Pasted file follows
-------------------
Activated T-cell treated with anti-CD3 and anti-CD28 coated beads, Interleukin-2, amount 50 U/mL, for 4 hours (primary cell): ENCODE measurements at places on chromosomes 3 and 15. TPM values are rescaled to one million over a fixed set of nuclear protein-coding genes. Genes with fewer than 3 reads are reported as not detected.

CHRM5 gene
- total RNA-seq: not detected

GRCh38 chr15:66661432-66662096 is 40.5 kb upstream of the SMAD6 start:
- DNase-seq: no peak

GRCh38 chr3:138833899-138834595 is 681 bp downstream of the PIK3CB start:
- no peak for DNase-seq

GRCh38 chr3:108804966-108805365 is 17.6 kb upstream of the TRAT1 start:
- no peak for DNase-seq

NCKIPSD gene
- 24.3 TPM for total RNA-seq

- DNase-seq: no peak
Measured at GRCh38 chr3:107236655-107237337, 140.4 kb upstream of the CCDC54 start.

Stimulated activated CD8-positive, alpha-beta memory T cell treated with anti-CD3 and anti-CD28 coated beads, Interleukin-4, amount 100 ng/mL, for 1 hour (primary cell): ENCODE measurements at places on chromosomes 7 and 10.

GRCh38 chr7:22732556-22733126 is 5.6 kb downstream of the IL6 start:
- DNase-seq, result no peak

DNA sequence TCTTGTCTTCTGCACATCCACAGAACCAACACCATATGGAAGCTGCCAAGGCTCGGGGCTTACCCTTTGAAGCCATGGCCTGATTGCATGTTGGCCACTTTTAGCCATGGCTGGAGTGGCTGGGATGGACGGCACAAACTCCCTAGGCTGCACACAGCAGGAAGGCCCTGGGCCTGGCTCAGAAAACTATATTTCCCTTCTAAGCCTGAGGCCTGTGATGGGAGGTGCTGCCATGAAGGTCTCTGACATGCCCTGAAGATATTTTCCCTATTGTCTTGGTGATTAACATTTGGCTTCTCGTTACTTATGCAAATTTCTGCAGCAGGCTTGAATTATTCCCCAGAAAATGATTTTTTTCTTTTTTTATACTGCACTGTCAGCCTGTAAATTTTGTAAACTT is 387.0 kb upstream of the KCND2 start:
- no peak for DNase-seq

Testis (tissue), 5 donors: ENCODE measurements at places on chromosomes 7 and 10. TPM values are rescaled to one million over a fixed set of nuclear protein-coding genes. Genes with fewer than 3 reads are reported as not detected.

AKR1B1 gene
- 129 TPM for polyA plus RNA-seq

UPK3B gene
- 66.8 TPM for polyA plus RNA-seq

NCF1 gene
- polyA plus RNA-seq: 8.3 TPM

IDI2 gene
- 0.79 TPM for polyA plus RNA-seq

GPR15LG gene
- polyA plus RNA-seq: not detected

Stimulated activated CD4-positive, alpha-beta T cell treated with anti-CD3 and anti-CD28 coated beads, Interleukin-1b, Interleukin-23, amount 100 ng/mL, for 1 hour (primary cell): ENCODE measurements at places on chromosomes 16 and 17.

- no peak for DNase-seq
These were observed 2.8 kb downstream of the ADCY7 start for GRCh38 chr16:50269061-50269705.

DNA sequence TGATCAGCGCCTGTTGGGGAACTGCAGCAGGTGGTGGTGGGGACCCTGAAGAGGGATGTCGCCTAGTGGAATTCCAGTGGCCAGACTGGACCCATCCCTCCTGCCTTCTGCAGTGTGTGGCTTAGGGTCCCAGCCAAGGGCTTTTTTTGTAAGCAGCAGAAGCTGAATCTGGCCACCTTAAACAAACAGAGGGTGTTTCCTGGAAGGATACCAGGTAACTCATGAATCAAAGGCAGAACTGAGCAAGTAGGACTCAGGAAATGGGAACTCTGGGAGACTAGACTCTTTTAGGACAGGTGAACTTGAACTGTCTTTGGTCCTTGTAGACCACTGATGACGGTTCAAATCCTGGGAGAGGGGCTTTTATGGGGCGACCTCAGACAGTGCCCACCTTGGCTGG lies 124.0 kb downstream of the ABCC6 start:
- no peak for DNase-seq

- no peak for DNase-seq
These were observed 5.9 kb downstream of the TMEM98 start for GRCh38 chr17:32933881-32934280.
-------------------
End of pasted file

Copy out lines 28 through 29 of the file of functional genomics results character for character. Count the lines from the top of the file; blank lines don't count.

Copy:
GPR15LG gene
- polyA plus RNA-seq: not detected